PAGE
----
The example of Brexit is reflected in the election of Donald Trump. In the USA, too, the lines of national polarisation are firmly drawn and where liberal democracy not only failed to stem the tide of authoritarian populism, but enabled it.  It must be reiterated that there is nothing inevitable in all of this, given the close margins that led to Brexit and the Trump presidency and the Austrian presidency election in December 2016 that saw the rejection of the far-right candidate. However, there appears to be similar trends in many countries where the extreme right are on the rise and the progressive left marginalised or incapacitated.

The project of European integration was never designed to deal with such problems. In many ways the current hiatus is due to the project having achieved many of its earlier goals. Europe has enjoyed a long period of peace and there has been considerable progress made in fostering rights of equality, especially for workers, for women and children. One problem is that much of this achievement is not visible since it has been effectively achieved through the nation state, which is the main vehicle of Europeanisation.

The normative foundations of the EU can be seen to lie both in rights and in mobility. The EU has created complex framework of rights, including human rights, which deeply embedded in domestic laws as a result of EU law. It could therefore be suggested that in certain aspects of the legal framework of the EU, in particular in those that pertain to the rights of the individual, there are wider normative aspects to European integration that transcend the goal of market integration. Habermas and others have characterised this constitutionalisation as a post-national Europe based on citizenship.[iv] It is arguably the case that the normative foundation of the EU is the individual, not the state. This limited sense of the post-national – rather than suprnationalism – is probably the most important legacy of the EU. It is in essence and internal transformation of the nation than its overcoming.

The other legacy that has normative force, in terms of providing a moral and political legitimation of the EU, is mobility. As is well known, the foundation of the EU is in the four mobilities of capital, good, services and labour. The first three constitute the basis of the single market and the fourth, essential to the single market, also transcends the market model of European integration. Through the right to mobility, Europeans have been able to study, live, travel for tourism, work and retire in all member states. This is something that Brexit has put into question. Freedom of movement has come to be a cherished value of Europe today and goes beyond the model of worker mobility. It cannot be so easily abrogated without calling into question the very foundation of the EU. It has also now become integral to the self-understanding of most nations.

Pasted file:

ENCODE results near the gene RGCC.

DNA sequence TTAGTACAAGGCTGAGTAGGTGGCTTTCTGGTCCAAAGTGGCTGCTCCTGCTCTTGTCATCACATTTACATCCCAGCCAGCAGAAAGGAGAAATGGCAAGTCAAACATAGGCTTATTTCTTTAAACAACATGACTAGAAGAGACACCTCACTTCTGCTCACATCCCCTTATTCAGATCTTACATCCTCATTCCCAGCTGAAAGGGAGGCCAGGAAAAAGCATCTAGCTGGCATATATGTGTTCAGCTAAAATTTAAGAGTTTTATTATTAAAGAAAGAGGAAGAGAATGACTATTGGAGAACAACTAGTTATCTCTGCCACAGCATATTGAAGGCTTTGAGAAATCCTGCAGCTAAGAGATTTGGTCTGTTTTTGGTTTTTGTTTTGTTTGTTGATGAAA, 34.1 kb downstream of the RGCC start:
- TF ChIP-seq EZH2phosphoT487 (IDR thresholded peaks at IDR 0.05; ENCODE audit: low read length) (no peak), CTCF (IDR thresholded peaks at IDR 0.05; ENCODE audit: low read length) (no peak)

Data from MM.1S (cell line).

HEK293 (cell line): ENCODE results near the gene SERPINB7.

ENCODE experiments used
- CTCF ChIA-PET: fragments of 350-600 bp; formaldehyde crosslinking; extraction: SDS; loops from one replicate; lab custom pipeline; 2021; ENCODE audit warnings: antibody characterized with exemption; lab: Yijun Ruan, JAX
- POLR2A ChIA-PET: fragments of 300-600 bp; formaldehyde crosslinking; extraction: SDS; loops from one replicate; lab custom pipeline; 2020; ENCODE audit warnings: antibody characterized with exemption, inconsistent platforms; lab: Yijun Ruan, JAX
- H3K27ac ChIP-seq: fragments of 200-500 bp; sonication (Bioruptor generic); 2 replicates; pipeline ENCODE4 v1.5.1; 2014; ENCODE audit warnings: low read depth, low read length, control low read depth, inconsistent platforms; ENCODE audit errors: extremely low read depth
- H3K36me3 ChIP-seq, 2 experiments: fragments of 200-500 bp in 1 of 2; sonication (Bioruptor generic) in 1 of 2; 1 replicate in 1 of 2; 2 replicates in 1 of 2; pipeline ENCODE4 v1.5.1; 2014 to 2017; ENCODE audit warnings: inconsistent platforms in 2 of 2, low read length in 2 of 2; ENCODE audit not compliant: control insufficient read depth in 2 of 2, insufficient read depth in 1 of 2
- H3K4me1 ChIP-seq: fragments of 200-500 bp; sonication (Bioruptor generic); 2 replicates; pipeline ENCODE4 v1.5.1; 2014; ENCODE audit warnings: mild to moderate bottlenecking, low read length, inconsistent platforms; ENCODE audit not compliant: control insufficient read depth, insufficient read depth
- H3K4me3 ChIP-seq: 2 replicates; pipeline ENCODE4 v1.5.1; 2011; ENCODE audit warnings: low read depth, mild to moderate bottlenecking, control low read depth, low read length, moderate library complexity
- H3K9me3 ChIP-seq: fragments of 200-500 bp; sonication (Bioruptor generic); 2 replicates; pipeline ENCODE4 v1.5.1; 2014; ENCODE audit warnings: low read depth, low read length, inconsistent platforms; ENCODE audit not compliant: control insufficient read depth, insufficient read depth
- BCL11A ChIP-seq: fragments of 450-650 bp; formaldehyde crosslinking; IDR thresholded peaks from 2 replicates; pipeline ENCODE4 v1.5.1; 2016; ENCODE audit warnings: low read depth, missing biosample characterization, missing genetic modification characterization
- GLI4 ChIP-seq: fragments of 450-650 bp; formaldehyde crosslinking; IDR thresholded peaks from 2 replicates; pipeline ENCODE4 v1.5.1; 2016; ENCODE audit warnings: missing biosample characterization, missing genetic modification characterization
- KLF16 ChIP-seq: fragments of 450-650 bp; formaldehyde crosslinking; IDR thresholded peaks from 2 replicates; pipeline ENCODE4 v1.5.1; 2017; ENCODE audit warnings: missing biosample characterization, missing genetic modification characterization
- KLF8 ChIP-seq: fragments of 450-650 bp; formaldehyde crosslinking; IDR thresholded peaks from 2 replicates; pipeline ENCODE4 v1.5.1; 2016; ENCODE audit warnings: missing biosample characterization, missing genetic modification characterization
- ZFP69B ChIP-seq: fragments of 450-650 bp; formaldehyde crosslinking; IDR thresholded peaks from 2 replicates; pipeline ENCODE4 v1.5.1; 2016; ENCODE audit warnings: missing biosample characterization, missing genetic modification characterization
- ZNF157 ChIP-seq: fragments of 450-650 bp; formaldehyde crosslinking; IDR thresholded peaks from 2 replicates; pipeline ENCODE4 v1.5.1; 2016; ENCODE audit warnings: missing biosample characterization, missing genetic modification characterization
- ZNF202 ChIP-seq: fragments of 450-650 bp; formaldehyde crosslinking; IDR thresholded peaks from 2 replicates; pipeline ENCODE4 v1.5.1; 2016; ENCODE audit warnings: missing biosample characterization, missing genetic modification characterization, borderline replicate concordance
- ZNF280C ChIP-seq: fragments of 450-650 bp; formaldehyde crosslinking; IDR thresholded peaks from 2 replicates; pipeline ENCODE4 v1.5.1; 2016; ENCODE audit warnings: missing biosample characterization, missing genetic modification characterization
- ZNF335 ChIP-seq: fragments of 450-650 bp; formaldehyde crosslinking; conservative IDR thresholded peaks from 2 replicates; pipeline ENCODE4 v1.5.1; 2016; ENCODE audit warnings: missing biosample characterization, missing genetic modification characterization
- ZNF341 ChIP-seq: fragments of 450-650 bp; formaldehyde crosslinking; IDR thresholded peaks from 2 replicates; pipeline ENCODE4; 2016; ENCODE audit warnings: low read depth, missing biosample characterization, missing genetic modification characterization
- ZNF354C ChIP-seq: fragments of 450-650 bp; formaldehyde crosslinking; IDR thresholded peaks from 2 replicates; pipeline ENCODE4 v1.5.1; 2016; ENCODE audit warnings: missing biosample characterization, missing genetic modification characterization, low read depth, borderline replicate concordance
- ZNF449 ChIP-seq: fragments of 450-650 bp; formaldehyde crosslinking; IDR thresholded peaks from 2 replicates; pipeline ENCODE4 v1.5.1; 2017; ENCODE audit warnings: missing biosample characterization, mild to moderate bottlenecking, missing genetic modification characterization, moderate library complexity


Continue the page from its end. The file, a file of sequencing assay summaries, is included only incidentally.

The picture characterised in the foregoing places the sources of the current crisis less on the EU than on national societies becoming increasingly polarised in an era of neo-liberal politics. This is underpinned by a major transformation in capitalism. The EU itself suffers from design faults that have contributed to the current crisis. The major treaties that define the project of European integration were all conceived and enacted at times of relative economic growth and political stability, or at least they were not products of a world in crisis. As such, they reflected the positive side of the economic and political prospects that the second half of the twentieth century offered to the world. But the promise of prosperity was not fulfilled for the many. This is probably the major failing of European integration and where the political imagination is totally lacking. That this is now becoming apparent at a time when other changes external to the EU placing a severe burden on the EU, which does not have the capacity to respond.

European integration became at a time when the then EEC was surrounded by dictatorships. It was an age of geopolitical certainty. The eastern frontier with the Warsaw Pact countries had the character of permanence until it collapsed in 1989/90 opening the project of European integration to entirely new possibilities. With the new opportunities came new risks that for a time were manageable. In 2011 with the Arab revolts, the dictatorships of North Africa and the Middle East ceased to provide a stable borderland area. The disastrous Iraq war in 2003 presaged the dangerous new world that was forming on Europe borders. The collapse of Libya and the Syrian civil war, along with tensions with Turkey and Russia, have created an entirely new external context.